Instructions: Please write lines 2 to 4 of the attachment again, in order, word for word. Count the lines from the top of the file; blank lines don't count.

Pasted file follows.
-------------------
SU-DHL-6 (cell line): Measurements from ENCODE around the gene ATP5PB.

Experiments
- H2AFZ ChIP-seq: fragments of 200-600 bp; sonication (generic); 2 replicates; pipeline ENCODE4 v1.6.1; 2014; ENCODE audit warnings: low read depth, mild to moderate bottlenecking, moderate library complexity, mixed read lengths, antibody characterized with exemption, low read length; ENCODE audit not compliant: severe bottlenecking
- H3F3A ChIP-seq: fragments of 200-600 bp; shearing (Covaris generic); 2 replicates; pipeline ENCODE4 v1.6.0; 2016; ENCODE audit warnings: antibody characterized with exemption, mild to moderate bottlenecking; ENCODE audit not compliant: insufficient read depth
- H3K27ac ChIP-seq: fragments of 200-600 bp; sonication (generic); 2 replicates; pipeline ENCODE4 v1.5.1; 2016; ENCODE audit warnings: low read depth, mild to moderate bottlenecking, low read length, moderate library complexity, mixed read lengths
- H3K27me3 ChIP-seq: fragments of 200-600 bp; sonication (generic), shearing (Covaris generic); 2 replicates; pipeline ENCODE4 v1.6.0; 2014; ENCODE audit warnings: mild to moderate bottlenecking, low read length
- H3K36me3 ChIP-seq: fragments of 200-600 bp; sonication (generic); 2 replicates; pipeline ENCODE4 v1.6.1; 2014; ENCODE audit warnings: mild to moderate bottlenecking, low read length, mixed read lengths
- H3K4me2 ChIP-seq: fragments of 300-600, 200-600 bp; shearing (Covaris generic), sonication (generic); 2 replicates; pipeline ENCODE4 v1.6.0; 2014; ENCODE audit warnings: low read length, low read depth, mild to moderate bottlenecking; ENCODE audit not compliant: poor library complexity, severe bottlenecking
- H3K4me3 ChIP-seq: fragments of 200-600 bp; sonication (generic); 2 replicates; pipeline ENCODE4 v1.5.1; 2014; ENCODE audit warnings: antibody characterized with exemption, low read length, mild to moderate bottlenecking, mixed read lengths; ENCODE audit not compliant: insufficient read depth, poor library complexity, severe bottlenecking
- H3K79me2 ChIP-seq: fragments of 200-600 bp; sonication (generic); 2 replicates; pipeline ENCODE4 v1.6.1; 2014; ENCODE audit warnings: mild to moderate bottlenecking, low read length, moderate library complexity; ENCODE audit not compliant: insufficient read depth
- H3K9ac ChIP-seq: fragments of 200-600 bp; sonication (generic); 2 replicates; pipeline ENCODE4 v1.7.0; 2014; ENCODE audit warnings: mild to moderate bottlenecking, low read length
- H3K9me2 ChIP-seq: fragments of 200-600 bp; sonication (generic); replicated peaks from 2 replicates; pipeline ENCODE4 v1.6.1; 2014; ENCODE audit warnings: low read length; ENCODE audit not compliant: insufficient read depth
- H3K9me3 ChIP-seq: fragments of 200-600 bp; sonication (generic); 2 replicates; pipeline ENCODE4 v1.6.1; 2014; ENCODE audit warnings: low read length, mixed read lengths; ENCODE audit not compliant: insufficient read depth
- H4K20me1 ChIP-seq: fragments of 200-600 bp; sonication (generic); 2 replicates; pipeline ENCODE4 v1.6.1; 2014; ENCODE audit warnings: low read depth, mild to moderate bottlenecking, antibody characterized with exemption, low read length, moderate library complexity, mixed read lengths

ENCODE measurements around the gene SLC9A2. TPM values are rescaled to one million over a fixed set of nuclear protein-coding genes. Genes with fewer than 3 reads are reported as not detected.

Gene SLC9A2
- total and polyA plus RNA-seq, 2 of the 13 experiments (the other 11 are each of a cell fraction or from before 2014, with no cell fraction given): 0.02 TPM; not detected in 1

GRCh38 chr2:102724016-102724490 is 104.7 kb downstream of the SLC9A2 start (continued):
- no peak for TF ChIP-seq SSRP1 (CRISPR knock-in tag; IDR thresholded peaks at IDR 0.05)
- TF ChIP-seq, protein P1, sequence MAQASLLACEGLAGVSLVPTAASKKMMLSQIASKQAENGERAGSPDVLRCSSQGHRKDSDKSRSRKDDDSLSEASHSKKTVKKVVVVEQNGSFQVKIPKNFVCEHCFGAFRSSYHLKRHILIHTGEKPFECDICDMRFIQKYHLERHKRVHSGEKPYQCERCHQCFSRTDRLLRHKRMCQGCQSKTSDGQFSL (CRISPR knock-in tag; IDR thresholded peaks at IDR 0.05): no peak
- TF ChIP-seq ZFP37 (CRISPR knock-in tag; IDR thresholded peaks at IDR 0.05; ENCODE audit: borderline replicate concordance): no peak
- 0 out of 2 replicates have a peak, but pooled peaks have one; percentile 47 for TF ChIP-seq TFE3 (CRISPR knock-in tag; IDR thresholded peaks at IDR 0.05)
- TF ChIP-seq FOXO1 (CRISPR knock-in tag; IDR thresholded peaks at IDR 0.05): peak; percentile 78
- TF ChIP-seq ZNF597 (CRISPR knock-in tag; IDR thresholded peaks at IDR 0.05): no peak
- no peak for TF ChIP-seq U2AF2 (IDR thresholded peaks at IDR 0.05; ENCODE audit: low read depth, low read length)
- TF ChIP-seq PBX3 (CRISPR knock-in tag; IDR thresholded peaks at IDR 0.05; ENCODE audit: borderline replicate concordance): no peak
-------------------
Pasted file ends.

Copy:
Experiments
- H2AFZ ChIP-seq: fragments of 200-600 bp; sonication (generic); 2 replicates; pipeline ENCODE4 v1.6.1; 2014; ENCODE audit warnings: low read depth, mild to moderate bottlenecking, moderate library complexity, mixed read lengths, antibody characterized with exemption, low read length; ENCODE audit not compliant: severe bottlenecking
- H3F3A ChIP-seq: fragments of 200-600 bp; shearing (Covaris generic); 2 replicates; pipeline ENCODE4 v1.6.0; 2016; ENCODE audit warnings: antibody characterized with exemption, mild to moderate bottlenecking; ENCODE audit not compliant: insufficient read depth